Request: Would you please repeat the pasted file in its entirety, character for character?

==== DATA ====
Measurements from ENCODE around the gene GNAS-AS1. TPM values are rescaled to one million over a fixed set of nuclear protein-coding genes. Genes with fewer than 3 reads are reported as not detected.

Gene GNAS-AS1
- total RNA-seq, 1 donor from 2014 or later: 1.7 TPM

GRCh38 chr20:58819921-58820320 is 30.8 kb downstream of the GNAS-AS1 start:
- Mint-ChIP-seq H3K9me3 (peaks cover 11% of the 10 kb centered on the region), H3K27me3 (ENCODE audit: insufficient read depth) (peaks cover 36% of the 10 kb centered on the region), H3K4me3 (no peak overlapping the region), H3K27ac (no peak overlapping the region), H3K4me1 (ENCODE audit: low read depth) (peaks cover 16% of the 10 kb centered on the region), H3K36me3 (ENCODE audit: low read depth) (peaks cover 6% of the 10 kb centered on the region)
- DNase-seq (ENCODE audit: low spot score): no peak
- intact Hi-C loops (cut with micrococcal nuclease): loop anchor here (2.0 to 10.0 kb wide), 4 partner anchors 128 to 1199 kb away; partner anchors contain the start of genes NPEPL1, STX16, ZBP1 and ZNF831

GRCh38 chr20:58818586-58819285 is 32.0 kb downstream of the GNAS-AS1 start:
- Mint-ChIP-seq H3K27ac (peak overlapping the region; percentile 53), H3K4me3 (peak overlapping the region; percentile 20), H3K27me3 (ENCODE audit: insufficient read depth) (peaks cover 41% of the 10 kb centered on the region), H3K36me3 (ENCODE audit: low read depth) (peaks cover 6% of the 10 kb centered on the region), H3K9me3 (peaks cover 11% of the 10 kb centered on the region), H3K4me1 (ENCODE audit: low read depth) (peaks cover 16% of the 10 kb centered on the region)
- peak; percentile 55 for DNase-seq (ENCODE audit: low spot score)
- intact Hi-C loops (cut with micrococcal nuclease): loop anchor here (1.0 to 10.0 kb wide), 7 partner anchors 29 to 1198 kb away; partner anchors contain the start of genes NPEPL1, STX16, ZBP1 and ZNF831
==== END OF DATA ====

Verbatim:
Measurements from ENCODE around the gene GNAS-AS1. TPM values are rescaled to one million over a fixed set of nuclear protein-coding genes. Genes with fewer than 3 reads are reported as not detected.

Gene GNAS-AS1
- total RNA-seq, 1 donor from 2014 or later: 1.7 TPM

GRCh38 chr20:58819921-58820320 is 30.8 kb downstream of the GNAS-AS1 start:
- Mint-ChIP-seq H3K9me3 (peaks cover 11% of the 10 kb centered on the region), H3K27me3 (ENCODE audit: insufficient read depth) (peaks cover 36% of the 10 kb centered on the region), H3K4me3 (no peak overlapping the region), H3K27ac (no peak overlapping the region), H3K4me1 (ENCODE audit: low read depth) (peaks cover 16% of the 10 kb centered on the region), H3K36me3 (ENCODE audit: low read depth) (peaks cover 6% of the 10 kb centered on the region)
- DNase-seq (ENCODE audit: low spot score): no peak
- intact Hi-C loops (cut with micrococcal nuclease): loop anchor here (2.0 to 10.0 kb wide), 4 partner anchors 128 to 1199 kb away; partner anchors contain the start of genes NPEPL1, STX16, ZBP1 and ZNF831

GRCh38 chr20:58818586-58819285 is 32.0 kb downstream of the GNAS-AS1 start:
- Mint-ChIP-seq H3K27ac (peak overlapping the region; percentile 53), H3K4me3 (peak overlapping the region; percentile 20), H3K27me3 (ENCODE audit: insufficient read depth) (peaks cover 41% of the 10 kb centered on the region), H3K36me3 (ENCODE audit: low read depth) (peaks cover 6% of the 10 kb centered on the region), H3K9me3 (peaks cover 11% of the 10 kb centered on the region), H3K4me1 (ENCODE audit: low read depth) (peaks cover 16% of the 10 kb centered on the region)
- peak; percentile 55 for DNase-seq (ENCODE audit: low spot score)
- intact Hi-C loops (cut with micrococcal nuclease): loop anchor here (1.0 to 10.0 kb wide), 7 partner anchors 29 to 1198 kb away; partner anchors contain the start of genes NPEPL1, STX16, ZBP1 and ZNF831